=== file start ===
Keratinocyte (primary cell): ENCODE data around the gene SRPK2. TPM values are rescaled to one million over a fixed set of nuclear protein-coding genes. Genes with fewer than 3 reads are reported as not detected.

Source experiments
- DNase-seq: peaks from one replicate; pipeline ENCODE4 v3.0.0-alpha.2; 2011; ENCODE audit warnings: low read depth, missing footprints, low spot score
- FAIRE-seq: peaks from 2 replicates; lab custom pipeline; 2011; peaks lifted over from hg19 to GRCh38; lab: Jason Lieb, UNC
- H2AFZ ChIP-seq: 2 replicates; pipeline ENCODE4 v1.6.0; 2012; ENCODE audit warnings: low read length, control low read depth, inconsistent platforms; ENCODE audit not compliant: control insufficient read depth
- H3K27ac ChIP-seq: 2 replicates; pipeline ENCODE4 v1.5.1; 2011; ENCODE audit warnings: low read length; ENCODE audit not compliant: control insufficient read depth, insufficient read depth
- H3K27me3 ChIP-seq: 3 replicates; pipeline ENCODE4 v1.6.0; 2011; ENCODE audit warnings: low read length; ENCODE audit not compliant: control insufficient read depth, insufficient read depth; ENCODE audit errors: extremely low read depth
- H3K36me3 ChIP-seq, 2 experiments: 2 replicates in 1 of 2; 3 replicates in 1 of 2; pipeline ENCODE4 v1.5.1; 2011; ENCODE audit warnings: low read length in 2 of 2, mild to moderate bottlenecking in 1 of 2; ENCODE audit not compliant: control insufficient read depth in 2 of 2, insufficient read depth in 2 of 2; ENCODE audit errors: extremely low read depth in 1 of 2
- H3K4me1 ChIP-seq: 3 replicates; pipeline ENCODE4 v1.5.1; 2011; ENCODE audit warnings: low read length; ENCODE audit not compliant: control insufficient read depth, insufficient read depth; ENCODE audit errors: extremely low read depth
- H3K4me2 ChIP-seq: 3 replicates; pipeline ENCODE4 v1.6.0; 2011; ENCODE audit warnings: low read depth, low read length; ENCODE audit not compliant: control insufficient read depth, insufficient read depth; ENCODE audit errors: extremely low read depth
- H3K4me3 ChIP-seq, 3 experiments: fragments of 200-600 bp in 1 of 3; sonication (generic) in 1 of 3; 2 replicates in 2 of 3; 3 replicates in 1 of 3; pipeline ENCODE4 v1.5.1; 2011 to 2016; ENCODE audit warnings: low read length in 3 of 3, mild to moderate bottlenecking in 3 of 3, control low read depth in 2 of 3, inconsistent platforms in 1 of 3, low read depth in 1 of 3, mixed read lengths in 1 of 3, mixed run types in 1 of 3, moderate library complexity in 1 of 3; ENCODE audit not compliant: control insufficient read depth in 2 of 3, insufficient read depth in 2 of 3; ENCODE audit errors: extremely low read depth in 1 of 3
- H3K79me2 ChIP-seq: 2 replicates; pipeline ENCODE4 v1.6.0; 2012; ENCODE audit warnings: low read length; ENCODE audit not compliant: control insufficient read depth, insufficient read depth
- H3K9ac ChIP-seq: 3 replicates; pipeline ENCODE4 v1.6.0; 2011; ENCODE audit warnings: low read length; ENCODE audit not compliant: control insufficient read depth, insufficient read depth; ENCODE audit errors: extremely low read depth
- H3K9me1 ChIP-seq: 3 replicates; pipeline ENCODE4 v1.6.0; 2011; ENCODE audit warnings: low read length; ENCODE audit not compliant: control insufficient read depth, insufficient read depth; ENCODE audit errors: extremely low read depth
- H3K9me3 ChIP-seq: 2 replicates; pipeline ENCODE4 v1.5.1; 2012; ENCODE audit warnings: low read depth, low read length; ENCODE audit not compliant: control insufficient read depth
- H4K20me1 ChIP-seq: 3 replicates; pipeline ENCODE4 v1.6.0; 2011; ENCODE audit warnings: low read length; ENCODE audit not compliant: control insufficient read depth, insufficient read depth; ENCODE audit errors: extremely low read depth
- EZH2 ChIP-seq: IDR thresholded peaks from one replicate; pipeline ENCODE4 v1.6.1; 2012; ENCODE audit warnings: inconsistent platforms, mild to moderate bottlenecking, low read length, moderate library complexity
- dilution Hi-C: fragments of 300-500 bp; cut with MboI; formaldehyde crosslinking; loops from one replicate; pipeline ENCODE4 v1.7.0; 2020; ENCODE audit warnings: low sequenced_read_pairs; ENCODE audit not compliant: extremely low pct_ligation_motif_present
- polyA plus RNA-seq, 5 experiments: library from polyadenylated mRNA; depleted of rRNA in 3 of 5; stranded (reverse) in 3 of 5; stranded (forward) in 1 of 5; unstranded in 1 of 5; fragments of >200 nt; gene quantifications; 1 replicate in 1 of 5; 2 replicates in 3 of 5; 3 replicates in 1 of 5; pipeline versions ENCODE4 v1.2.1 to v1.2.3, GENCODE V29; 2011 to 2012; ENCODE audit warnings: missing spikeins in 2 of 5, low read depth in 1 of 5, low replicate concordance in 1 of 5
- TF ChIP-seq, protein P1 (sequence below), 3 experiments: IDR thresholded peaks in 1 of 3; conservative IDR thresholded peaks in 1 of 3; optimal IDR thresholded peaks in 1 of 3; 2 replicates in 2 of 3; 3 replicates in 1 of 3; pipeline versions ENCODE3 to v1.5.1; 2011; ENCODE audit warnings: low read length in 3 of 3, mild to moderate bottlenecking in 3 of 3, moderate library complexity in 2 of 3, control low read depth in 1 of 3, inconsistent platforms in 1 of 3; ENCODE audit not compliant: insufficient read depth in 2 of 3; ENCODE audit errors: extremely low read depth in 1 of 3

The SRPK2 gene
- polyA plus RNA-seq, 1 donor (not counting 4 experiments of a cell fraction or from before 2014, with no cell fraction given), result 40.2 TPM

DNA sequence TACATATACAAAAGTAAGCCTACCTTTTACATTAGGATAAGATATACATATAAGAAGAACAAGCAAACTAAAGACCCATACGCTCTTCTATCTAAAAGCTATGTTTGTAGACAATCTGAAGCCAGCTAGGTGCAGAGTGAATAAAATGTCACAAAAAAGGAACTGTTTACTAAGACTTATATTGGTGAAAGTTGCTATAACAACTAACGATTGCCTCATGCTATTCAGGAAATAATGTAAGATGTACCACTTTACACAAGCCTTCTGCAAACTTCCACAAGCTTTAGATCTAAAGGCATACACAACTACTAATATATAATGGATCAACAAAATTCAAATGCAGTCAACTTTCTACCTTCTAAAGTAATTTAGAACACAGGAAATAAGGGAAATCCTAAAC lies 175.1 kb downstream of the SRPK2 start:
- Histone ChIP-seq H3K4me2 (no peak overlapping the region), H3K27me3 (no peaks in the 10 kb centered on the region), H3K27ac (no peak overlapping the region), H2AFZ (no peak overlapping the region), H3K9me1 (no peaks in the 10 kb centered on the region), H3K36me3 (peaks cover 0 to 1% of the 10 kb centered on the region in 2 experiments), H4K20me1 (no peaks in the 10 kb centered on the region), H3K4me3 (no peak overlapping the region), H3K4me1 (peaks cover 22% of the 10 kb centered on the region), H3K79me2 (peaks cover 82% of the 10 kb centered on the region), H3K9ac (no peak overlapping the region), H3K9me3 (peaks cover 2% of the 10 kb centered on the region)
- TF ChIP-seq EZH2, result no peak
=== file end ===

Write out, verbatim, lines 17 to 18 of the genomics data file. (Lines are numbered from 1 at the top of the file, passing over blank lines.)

- EZH2 ChIP-seq: IDR thresholded peaks from one replicate; pipeline ENCODE4 v1.6.1; 2012; ENCODE audit warnings: inconsistent platforms, mild to moderate bottlenecking, low read length, moderate library complexity
- dilution Hi-C: fragments of 300-500 bp; cut with MboI; formaldehyde crosslinking; loops from one replicate; pipeline ENCODE4 v1.7.0; 2020; ENCODE audit warnings: low sequenced_read_pairs; ENCODE audit not compliant: extremely low pct_ligation_motif_present